Gruinard Bay


Quiraing – Even if you haven’t been to Scotland, the chances are pretty high that you will have seen this landscape in a movie without even knowing it was somewhere in Scotland, more specifically, Skye. Some of the films that have featured this unusual and almost alien landscape are “Stardust” and “Prometheus”. The view from the car park at the top of the twisty little road which climbs up from Staffin heading west to Uig is captivating for its dramatic collection of angular rock formations erupting from verdant slopes. There is certainly something a bit “out of this world” about the geology hence its popularity with film-makers seeking a backdrop with real screen presence.

Quiraing from Bealach Uige


Western Approach to Isle of Hoy – This is a different sort of photo opportunity as you’ll need to take the ferry from Scrabster to Stromness to appreciate it. When sailing this route to Orkney, the ferry passes close to the west coast of the Isle of Hoy and, after passing the Old Man of Hoy, you sail under the towering cliffs of St John’s Head. These are the highest vertical cliffs in the British Isles so it is worth staying on deck, but don’t worry as the captain will usually announce on the tannoy when you are approaching the Old Man of Hoy.

Cliffs of Hoys seen from the Scrabster ferry


Glen Quaich – So far all of the places we have listed have been coastal areas and this is primarily because you are never too far from the coast in Scotland. However, there are lots of inland viewpoints that we could have listed such as the well known beauty spots of the Eildon Hills in the Borders (a favourite of Sir Walter Scott) or Queen’s View at Loch Tummel. These are such well known places that we feel they don’t need to be highlighted again by us so we are picking somewhere that is much less visited, but equally worthy. Glen Quaich is a fertile valley that runs in a North West to South east direction from the Kenmore end of Loch Tay. The glen is traversed by a single track road which has some seriously sharp hairpin bends at its northern end where it climbs over the ridge of hills that divide it from the shores of Loch Tay. After navigating the tight bends, you should take some time to get out of the car, chill and take in the lush green fields of this secluded glen.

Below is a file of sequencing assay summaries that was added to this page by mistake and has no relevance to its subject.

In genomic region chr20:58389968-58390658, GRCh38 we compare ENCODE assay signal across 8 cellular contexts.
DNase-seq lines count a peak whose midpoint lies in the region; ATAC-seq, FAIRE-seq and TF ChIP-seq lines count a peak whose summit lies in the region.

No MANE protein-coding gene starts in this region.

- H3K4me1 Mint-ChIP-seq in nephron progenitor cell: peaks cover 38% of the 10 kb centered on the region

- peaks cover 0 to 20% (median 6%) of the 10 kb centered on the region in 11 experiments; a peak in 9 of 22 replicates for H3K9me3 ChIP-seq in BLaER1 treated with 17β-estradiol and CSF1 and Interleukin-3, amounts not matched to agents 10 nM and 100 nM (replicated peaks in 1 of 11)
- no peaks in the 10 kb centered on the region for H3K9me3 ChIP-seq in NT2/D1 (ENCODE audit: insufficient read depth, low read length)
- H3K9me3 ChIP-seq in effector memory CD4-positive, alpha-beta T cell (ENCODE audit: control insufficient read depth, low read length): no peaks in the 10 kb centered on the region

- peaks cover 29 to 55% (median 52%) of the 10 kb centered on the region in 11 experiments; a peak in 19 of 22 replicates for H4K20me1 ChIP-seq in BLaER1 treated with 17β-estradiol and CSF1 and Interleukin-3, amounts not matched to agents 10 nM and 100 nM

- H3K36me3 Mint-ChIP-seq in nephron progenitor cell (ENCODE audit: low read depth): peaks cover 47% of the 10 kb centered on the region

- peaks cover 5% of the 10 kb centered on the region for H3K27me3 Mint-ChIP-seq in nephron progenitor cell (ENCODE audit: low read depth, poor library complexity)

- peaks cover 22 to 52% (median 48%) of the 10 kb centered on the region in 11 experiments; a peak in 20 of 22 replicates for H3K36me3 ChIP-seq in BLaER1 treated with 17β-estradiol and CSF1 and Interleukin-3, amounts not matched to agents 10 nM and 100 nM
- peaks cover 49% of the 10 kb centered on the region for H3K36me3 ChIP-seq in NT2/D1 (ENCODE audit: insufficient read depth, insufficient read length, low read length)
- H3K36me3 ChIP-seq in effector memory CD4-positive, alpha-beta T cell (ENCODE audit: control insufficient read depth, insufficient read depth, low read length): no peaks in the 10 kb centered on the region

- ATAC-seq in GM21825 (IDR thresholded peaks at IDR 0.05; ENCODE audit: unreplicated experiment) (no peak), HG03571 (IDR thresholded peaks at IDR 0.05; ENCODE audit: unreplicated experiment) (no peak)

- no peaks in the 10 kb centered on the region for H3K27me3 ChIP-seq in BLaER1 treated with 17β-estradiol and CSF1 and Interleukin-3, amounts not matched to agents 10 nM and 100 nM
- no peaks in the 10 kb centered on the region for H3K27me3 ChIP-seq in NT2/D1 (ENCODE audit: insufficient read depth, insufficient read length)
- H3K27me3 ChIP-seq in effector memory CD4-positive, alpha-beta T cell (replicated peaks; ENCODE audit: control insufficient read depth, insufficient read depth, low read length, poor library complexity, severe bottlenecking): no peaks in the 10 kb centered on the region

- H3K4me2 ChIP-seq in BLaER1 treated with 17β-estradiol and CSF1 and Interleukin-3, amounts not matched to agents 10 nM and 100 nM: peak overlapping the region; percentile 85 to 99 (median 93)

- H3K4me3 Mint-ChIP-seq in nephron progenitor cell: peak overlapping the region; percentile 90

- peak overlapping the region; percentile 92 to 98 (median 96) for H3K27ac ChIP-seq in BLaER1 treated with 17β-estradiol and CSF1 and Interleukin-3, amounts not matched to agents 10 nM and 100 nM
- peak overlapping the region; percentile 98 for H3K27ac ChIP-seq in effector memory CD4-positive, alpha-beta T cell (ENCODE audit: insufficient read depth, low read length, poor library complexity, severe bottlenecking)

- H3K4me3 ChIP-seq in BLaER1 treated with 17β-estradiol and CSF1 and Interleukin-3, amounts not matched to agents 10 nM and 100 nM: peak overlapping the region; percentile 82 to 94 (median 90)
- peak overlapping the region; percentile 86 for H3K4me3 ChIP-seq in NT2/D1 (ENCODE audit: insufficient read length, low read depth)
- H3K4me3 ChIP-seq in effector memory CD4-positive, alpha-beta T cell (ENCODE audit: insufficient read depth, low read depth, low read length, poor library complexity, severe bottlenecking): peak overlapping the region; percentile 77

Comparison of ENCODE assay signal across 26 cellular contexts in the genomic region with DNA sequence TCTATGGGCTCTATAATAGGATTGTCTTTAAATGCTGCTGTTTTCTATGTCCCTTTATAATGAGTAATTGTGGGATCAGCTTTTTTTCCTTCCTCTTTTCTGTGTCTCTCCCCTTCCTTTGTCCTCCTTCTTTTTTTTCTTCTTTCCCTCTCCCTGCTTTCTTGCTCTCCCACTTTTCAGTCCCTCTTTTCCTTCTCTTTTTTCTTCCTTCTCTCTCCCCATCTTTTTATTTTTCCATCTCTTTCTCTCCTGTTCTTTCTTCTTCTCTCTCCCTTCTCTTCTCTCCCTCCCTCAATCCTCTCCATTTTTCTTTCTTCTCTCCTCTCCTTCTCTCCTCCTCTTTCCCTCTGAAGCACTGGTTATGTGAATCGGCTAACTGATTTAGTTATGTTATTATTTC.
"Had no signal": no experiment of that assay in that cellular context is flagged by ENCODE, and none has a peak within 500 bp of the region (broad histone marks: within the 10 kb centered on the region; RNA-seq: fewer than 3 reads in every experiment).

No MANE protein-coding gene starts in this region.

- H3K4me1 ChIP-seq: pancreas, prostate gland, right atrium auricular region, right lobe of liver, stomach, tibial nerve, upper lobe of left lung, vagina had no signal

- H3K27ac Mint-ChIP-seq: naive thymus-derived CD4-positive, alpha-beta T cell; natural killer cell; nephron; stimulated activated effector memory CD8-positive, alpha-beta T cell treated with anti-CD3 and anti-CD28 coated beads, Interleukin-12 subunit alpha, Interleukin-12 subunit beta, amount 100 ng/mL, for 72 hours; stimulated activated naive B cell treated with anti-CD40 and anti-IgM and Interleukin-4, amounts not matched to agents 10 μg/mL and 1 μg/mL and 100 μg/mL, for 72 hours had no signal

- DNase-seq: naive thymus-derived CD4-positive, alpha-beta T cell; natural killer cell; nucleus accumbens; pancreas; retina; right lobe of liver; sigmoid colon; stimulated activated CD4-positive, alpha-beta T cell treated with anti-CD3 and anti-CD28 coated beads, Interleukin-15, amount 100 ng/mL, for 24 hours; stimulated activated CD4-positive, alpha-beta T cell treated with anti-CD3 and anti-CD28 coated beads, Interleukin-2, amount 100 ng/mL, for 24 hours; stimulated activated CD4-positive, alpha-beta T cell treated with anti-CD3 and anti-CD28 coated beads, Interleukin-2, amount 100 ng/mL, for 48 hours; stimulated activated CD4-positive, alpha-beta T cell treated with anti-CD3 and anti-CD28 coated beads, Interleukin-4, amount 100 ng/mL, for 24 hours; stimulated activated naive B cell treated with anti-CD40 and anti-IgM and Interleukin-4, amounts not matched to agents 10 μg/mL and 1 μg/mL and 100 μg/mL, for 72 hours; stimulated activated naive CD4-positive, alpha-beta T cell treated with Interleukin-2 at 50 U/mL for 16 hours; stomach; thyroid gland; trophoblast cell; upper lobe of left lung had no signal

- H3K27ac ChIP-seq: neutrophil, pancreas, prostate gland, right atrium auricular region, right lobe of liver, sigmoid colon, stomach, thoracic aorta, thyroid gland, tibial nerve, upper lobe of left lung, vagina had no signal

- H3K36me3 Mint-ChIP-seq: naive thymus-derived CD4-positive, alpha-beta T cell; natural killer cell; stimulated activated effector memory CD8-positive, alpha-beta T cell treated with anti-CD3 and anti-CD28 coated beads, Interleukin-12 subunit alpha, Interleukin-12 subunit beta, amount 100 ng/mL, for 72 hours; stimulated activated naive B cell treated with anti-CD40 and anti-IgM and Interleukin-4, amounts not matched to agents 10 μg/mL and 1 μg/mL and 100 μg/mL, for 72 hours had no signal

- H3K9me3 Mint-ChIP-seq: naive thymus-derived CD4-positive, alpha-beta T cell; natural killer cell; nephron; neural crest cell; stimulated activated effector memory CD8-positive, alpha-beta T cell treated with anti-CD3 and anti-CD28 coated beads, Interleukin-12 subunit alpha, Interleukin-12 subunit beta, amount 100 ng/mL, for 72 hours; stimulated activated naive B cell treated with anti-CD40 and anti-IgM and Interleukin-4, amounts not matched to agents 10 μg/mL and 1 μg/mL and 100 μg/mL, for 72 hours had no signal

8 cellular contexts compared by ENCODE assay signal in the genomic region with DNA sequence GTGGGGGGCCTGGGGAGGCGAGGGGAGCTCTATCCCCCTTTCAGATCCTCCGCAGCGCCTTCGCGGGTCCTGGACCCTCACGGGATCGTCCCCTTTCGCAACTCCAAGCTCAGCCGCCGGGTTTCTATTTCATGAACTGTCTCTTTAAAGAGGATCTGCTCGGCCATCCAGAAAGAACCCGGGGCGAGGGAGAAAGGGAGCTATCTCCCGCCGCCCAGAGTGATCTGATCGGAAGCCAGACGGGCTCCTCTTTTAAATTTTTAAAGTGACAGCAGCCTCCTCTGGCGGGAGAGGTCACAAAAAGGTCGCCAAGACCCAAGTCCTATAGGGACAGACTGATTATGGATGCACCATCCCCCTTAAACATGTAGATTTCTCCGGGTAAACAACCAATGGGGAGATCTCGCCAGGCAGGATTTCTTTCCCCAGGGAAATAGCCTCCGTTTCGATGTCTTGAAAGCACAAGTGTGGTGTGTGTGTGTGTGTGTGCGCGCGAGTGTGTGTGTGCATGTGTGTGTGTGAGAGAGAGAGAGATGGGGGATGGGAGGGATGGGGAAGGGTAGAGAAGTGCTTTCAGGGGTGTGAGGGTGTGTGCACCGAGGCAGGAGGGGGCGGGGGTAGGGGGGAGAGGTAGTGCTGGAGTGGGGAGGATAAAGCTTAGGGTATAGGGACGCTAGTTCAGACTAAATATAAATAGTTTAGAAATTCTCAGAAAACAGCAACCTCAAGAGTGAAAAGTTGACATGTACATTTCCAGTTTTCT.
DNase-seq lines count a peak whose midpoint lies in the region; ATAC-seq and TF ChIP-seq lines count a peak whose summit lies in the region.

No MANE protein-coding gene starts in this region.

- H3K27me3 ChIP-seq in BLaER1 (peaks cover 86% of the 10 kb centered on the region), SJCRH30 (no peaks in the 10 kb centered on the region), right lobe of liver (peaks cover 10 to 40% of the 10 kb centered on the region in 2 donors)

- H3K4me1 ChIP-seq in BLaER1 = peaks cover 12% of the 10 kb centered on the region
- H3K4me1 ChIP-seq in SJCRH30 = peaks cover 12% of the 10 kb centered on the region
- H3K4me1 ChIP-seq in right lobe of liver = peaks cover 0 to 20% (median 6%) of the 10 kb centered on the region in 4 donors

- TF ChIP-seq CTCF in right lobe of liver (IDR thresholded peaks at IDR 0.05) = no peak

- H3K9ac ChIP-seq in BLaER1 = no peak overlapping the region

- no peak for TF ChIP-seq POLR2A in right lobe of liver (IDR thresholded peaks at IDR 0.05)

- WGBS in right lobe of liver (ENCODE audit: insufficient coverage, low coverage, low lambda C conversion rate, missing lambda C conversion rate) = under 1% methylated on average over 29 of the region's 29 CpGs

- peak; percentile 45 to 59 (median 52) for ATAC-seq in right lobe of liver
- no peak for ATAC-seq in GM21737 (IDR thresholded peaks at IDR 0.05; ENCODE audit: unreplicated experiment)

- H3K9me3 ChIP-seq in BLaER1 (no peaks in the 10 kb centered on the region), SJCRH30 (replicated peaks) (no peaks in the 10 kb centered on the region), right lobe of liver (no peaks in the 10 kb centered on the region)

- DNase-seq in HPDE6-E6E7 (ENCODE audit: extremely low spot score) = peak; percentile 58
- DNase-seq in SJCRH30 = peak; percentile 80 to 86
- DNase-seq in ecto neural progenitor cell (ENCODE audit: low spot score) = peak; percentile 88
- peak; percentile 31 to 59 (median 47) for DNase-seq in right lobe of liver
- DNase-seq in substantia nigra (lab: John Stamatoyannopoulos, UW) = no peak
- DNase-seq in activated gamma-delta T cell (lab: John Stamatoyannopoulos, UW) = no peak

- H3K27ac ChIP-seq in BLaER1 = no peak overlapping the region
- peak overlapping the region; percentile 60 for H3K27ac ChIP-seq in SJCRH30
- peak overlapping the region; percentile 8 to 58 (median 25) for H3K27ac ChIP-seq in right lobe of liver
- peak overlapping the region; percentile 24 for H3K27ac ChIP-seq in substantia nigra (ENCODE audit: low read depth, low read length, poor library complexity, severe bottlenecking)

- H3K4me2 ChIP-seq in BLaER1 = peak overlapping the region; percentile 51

Glen Quaich looking South East


Mellon Udrigle – Back to the coast again for this view. To find this place you need to take a detour along a dead end single track road that starts near Laide. Of course, there are lots of beaches that we could have listed, but we highlight Mellon Udrigle as it faces North East towards the peaks of the Inverpollaidh (Inverpolly) Nature Reserve. From this beach, you can take a nice walk of about 1.5 - 2 hours around the Rudha Beag headland. If you see a ferry in the distance, it will most likely be the CalMac service which sails between Ullapool and Stornoway.

Mellon Udrigle Beach


Loch Maree – There are several places along the A832 where you get great views of Loch Maree, but for this particular photo opportunity you need to get out of the car and use your legs a bit. A circular route, in the Beinn Eighe Nature Reserve, takes you through woodlands of native Scot’s Pine woodlands to a wonderful elevated outlook across Loch Maree towards the summit of the Slioch, which dominates the skyline of this loch. The path to the viewpoint is beautifully made ( I used to build mountain footpaths and have an appreciation of the art of building a cross drain), but it does take you through some midge infested territory so you might prefer to do this walk on a windy day when the midges are grounded. That said, the photo opportunity at the top of the climb is ample reward for the blood loss you might suffer on the ascent!

Looking over Loch Maree towards Slioch